Raising tolls tempts the state to misuse transportation...


September 08, 2001

Raising tolls tempts the state to misuse transportation funds

The Maryland Transportation Authority's announcement of a plan to double the tolls on two major thoroughfares between Harford and Cecil counties demonstrates the spend-and-tax policies of the Glendening-Townsend administration ("MTA seeks public comment on proposal to raise toll fees," Aug. 22).

The facts are simple. Going into the 2000 legislative session, the state had a billion-dollar surplus. Now, nonpartisan analysts predict a deficit of $438 million by the end of next year.

Instead of holding the line, the MTA is taking the easy way out. Under its proposal, tolls will double at the Interstate 95 toll plaza in Perryville and the Thomas J. Hatem Memorial Bridge across the Susquehanna River on U.S. 40.

Even though this toll revenue does not go to the state's general fund, accumulations of dollars in any source is a temptation for transfer during a time of deficit.

This year, for instance, the Glendening-Townsend administration supported a $43 million transfer from the Maryland Transportation Authority to help fund the operating budgets of the MTA in Baltimore and the Washington Metropolitan Area Transit Authority. Fortunately, the legislature blocked this maneuver.

Shifting funds designed for our highway infrastructure to mass transit operations is wrong. And safety is another important issue. Right now, many tractor trailers use alternate routes to avoid paying bridge and highway tolls.

The MTA's proposal will only encourage this behavior, increasing truck traffic on roads that are neither equipped nor designed to handle it.

J. Robert Hooper


The writer represents District 35 in the Maryland Senate.

Townsend has been key to better drug treatment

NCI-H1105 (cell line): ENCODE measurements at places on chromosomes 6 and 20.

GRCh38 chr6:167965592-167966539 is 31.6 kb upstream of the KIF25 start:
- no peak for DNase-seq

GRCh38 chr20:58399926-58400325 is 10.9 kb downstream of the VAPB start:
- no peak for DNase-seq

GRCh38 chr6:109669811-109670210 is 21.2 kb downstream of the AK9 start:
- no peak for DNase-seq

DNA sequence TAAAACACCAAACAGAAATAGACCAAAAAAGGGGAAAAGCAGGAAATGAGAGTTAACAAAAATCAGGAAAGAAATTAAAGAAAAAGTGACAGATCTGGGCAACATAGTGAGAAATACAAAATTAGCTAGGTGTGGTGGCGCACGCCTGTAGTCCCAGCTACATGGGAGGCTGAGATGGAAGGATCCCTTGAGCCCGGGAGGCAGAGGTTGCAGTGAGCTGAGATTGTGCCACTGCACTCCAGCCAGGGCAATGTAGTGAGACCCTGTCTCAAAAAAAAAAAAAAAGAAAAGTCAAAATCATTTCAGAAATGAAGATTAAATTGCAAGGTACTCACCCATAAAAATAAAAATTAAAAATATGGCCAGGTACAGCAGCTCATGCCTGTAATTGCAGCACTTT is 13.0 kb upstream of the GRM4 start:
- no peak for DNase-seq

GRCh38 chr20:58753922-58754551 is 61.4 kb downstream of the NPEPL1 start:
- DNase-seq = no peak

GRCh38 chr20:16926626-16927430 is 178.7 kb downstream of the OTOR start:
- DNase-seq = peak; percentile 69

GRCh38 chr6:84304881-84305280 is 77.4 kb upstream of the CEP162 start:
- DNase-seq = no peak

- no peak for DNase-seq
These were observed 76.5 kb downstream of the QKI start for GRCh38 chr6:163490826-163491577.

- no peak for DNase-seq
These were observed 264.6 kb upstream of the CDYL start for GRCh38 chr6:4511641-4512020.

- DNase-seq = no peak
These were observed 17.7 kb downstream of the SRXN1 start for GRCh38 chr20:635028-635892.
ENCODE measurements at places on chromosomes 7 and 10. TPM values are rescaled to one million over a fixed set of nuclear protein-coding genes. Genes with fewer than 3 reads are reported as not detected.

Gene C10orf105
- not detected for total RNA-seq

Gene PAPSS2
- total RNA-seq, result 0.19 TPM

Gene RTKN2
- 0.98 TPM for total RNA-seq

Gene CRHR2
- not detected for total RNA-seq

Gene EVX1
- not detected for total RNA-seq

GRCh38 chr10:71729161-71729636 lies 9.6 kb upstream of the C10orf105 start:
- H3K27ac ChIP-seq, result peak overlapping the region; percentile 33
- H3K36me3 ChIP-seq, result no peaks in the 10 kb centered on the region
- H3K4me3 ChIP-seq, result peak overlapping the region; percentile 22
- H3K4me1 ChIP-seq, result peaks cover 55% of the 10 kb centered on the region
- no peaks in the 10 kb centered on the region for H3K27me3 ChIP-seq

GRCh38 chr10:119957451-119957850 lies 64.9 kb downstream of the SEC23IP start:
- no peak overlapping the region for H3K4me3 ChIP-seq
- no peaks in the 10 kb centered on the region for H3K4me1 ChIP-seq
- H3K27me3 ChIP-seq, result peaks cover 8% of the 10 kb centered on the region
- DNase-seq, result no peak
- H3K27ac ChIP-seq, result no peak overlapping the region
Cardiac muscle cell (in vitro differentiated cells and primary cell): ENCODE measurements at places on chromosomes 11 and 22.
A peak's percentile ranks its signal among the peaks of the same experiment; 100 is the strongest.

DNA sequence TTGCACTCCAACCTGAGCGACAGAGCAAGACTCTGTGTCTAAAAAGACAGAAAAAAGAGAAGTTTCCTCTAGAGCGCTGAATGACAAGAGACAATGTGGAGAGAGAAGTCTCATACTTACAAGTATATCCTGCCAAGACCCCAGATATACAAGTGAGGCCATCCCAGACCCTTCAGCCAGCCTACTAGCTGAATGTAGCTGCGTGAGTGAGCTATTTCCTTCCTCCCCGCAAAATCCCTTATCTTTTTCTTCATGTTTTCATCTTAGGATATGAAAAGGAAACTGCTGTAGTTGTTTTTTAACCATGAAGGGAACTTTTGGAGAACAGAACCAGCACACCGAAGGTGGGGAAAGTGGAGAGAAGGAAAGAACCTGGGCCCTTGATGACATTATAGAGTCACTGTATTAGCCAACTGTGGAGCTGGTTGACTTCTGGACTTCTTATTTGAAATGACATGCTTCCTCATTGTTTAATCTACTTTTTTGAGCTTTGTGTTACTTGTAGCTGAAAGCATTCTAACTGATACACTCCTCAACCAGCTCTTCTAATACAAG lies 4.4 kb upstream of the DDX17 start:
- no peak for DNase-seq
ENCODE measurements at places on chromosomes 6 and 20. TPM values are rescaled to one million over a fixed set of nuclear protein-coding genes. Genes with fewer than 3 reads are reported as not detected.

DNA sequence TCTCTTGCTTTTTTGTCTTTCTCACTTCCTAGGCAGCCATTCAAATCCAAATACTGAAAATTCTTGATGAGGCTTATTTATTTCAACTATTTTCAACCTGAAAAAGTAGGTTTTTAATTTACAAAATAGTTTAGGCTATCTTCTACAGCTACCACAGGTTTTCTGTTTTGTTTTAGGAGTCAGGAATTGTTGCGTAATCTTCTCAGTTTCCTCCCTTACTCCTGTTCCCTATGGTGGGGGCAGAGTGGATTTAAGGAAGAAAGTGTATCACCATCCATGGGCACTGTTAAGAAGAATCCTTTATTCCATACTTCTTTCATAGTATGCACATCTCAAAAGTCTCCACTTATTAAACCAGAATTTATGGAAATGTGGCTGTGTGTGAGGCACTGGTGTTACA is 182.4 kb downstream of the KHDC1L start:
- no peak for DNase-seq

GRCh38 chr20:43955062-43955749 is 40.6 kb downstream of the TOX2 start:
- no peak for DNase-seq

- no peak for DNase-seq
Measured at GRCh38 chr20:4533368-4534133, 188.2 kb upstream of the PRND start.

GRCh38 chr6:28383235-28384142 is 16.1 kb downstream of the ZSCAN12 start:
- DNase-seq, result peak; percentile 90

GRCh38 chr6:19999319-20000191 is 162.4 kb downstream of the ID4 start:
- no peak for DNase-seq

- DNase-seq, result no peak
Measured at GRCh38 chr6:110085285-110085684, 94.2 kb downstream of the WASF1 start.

I am deeply concerned about Mayor Martin O'Malley's remarks concerning Lt. Gov. Kathleen Townsend's leadership on drug treatment in Maryland ("An unimpressed O'Malley taking potshots at Townsend," Aug. 31).

I work as a child and addiction psychiatrist in a community health center in East Baltimore and was appointed as chair of the Availability Subcommittee of the governor's Substance Abuse Task Force. Ms. Townsend chaired this task force and was one of the most ardent supporters of change in the alcohol and drug abuse treatment delivery system.

Public hearings were held throughout the state, including in Baltimore, where the mayor sat next to the lieutenant governor as dozens of citizens pleaded for change. She heard what was said, and as a result, many recommendations were made by the task force and are being implemented.

Ms. Townsend impressed us with her passion, her concern and her willingness to listen and make necessary changes.

Jude Boyer-Patrick Baltimore

O'Malley is right to doubt Townsend's qualifications

As a blue-collar, middle-class taxpaying citizen of Maryland, I'd like to give my interpretation of the article "An unimpressed O'Malley taking potshots at Townsend" (Aug. 31).

This is not a vendetta against Lt. Gov. Kathleen Kennedy Townsend on a personal level. The mayor is just genuinely concerned for what's best for the people of the state. And if he thinks he smells a rat or a phony or whatever, he voices that concern.

The mayor is extremely smart, and he has a no-nonsense style. He doesn't hem and haw; he wants solutions and results and he wants them now.

Ms. Townsend, on the other hand, is more "old-school" politics, involving a lot of glad-handing, throwing the weight of her name around and socializing with the wallets -- and she's therefore really good at raising lots of money.

And that's it -- end of big story.

Kathy Quaty


Mayor Martin O'Malley is correct in taking potshots at Lt. Gov. Kathleen Kennedy Townsend.

The citizens of Maryland need to know the truth about her: She has never won an election in her own right, has little administrative experience and is barely articulate when speaking in public.

All she has is her family name and lots of cash. Marylanders can do a lot better.

C. D.Wilmer


Israel does practice ethnic apartheid

American officials, for political reasons, do not want Israel labeled "an apartheid regime," but that is what it is ("U.S., Israel leave race conference," Sept. 4).

The facts speak for themselves:

Palestinians are generally prevented from buying property in Israel.

Palestinians are issued few building permits.

Palestinians, in many locations, receive water only a few days a week, while their Israeli neighbors have green lawns and filled swimming pools.

Palestinian refugees are not allowed to return to their homes.

Sounds like an apartheid regime to me.

Albert L. Cummings

Owings Mills

Egypt deserves the blame for failure of U.N. conference

It is not enough to collectively blame the Arab and Third World countries who hijacked the United Nations racism conference in South Africa ("U.S., Israel leave race conference," Sept. 4).

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